Artistic director, Opera Australia
Born in: He grew up in Sydney.
Home Town: Sydney
Lyndon Terracini is embarking on a revolution to make a night out at the opera fashionable again, starting with his $12.5 million outdoor extravaganza: La traviata on Sydney Harbour.
Opera Australia's outspoken artistic director has crafted a manifesto he hopes will see a younger, broader audience fill out the stalls. And if that comes at the expense of the stuffy elites, well that's just tough.
"I'm sure there will be people who want to closet opera in a conservatorium or in a university music department," Terracini tells The Power Index.
"That's not what it's about, it was never about that. Opera was a popular art form and it's now becoming a popular art form again, here in Sydney particularly. The cab driver said to me the other day: 'everybody's talking about the opera!'"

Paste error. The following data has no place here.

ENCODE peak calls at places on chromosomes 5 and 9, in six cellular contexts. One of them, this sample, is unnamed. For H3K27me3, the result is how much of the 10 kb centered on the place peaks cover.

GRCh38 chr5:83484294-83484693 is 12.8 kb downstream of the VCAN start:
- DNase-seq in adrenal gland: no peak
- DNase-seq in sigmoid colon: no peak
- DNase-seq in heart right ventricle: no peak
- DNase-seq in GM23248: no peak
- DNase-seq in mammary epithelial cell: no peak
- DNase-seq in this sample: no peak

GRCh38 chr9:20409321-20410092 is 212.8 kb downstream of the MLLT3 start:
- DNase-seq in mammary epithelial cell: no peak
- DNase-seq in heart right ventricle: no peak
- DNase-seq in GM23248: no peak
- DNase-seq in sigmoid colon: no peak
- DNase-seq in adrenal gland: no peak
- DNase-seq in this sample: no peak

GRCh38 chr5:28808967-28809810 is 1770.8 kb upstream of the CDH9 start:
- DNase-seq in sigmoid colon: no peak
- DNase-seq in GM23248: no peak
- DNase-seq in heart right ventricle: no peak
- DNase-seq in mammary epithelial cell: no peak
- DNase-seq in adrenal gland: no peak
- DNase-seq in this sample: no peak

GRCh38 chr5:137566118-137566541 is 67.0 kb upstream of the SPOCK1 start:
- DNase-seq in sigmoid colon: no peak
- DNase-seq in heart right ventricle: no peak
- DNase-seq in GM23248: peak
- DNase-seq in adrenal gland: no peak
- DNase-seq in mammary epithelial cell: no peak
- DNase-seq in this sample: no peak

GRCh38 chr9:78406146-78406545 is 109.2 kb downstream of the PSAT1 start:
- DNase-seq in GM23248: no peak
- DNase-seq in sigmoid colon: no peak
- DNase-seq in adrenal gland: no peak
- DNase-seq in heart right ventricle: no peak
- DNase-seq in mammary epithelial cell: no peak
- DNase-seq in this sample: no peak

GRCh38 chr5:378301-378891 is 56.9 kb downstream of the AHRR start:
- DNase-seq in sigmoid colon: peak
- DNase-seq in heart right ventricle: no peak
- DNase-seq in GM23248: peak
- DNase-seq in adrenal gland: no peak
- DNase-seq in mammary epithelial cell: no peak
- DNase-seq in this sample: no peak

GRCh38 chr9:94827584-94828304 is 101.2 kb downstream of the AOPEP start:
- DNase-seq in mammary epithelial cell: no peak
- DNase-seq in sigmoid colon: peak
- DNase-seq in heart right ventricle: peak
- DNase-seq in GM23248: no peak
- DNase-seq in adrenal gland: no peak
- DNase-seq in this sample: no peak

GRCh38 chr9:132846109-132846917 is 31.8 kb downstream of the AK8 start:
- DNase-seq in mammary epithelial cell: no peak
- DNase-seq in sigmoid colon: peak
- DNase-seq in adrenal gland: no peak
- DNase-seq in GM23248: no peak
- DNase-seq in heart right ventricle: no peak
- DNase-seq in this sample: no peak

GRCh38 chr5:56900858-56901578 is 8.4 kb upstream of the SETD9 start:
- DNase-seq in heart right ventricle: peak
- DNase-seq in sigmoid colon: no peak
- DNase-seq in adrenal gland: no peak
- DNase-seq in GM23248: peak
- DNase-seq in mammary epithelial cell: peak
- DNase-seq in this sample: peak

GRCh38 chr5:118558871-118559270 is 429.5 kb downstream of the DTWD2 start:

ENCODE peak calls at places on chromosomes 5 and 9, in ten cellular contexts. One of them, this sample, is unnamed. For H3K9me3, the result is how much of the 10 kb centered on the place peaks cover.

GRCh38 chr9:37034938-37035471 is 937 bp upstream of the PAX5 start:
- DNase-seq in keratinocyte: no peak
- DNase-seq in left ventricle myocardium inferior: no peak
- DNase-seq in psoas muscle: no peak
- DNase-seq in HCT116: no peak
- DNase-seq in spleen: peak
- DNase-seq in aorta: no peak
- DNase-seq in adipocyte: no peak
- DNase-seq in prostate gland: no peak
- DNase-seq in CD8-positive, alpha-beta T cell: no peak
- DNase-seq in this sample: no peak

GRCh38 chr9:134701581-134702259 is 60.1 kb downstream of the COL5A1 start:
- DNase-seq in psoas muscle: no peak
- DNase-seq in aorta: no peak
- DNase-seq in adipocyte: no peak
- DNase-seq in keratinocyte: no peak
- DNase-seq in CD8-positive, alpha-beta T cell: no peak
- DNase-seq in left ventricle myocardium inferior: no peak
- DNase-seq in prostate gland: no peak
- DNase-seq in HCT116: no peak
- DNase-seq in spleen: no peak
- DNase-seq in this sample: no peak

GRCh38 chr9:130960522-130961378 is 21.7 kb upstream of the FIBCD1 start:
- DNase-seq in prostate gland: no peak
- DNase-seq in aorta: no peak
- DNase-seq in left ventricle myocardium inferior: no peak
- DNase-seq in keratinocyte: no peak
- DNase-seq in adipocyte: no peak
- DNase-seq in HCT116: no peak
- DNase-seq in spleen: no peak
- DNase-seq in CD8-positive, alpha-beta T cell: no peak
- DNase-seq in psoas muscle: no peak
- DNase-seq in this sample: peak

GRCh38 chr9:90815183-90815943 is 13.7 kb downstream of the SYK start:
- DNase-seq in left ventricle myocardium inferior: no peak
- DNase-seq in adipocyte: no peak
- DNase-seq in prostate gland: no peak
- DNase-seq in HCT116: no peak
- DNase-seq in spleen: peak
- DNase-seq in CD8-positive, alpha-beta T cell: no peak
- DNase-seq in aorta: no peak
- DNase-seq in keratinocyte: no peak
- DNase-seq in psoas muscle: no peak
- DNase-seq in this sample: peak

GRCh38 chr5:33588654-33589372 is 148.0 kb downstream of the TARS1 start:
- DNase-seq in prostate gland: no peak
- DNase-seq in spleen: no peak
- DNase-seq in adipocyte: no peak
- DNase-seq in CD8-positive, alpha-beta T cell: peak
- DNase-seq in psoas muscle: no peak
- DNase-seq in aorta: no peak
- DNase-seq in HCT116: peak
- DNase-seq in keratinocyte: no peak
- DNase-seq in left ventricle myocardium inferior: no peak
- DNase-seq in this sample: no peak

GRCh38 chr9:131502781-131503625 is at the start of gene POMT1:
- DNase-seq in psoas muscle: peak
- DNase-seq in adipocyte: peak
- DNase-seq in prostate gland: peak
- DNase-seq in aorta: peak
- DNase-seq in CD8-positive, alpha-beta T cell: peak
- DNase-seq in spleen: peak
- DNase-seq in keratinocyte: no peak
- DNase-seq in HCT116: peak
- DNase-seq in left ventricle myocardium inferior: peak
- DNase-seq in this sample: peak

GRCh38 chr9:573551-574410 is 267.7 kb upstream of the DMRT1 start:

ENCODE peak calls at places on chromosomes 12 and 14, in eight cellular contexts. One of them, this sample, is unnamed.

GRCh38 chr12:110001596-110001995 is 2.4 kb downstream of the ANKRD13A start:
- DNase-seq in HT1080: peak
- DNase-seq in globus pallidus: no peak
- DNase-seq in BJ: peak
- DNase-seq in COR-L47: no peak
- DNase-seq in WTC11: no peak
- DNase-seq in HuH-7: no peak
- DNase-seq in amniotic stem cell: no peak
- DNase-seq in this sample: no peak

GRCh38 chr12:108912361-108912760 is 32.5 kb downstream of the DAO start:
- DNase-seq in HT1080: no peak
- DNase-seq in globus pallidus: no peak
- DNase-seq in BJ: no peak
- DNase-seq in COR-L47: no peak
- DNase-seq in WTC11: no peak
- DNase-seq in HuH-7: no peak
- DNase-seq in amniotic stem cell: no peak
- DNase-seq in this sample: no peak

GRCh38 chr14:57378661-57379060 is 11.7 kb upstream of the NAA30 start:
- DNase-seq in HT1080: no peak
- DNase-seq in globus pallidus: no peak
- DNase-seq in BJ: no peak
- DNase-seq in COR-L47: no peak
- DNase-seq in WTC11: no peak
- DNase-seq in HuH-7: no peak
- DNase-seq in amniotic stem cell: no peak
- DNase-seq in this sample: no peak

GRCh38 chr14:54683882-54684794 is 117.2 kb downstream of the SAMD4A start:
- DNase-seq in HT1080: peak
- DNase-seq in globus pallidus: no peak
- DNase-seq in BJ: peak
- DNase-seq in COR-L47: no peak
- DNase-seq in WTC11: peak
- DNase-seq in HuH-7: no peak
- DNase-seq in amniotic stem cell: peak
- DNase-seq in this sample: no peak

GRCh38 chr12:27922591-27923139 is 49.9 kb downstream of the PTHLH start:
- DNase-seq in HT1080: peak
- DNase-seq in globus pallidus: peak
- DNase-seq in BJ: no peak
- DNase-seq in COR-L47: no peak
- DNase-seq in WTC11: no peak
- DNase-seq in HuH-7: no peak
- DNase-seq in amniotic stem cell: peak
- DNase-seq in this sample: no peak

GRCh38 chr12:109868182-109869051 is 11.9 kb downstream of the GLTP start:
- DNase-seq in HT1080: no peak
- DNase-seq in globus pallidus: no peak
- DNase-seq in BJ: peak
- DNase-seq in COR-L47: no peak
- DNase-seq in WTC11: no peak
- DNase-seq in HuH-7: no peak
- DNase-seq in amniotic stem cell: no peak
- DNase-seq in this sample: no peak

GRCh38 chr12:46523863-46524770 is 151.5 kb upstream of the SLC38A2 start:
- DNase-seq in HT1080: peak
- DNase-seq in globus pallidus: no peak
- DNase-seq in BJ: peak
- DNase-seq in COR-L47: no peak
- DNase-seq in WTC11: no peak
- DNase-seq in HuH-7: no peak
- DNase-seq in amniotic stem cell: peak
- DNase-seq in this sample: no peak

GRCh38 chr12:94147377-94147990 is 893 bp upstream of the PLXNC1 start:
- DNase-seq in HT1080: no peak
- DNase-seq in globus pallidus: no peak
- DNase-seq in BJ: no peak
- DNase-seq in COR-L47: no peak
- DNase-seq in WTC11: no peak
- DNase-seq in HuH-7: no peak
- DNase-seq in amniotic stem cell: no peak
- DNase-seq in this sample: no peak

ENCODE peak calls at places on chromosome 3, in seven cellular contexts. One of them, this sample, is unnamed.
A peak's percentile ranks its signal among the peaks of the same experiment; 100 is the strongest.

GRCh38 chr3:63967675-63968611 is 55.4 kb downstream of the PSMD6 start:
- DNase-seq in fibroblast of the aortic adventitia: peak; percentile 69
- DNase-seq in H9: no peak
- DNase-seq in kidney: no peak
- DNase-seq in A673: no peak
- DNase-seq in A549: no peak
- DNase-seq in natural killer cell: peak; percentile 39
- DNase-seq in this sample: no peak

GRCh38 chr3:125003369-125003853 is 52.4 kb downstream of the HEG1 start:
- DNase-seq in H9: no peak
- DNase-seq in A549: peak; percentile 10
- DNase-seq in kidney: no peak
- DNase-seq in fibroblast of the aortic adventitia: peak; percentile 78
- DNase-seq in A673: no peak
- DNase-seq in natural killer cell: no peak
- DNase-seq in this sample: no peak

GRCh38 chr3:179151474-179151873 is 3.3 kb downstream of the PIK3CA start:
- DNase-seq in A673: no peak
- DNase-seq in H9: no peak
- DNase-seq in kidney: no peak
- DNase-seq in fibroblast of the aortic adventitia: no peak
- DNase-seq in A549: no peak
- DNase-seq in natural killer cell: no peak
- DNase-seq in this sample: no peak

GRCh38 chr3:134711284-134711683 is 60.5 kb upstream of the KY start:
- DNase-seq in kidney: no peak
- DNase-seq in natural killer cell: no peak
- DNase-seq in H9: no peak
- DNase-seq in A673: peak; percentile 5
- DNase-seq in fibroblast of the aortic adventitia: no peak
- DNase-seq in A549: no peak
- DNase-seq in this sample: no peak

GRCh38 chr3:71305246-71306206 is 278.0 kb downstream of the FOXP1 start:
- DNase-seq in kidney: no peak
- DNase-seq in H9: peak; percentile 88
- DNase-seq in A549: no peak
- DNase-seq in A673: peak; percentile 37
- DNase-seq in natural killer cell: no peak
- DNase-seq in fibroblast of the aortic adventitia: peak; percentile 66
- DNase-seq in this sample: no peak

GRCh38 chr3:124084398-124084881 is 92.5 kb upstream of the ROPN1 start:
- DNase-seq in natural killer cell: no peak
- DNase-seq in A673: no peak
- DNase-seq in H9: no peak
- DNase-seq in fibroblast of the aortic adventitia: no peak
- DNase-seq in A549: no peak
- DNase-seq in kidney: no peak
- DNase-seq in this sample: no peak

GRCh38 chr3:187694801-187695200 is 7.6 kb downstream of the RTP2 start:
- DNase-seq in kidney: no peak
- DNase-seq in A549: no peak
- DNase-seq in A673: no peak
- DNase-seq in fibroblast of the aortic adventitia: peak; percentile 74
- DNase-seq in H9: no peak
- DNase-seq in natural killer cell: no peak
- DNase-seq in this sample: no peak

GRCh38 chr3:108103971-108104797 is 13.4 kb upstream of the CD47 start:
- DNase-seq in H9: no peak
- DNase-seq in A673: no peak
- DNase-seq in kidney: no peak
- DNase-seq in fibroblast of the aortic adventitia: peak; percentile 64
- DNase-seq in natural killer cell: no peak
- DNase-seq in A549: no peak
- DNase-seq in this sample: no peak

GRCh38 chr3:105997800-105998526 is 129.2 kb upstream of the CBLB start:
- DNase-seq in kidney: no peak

It's apt that the baritone singer and former festival director name checks Australia's largest city. Sydney is the site of one of the cornerstones of Terracini's self-described "big, bold and beautiful" vision for popular opera.
When The Power Index speaks to Terracini, it's just days after the glitzy A-list opening night of Handa Opera on Sydney Harbour (so-named after millionaire benefactor Dr Haruhisa Handa).
With most of the show's three-week run still to come, Terracini is a busy man and can only speak for a short amount of time. Still, you can hear the excitement in his voice when asked how the alfresco performance has been received so far.
"We couldn't have asked for it to go any better, 3000 people just leapt to their feet spontaneously at the end of the show. I've never seen that before," he says.
La traviata is the first production Opera Australia has undertaken outdoors on such an ambitious scale and Terracini isn't the only one hoping the dazzling harbour backdrop brings in a new set of opera lovers.
Destinations NSW, the tourism arm of the state government, is rumoured to have chipped in $6 million to help fund the Verdi spectacular, with its floating stage, enormous suspended chandelier and nightly fireworks display.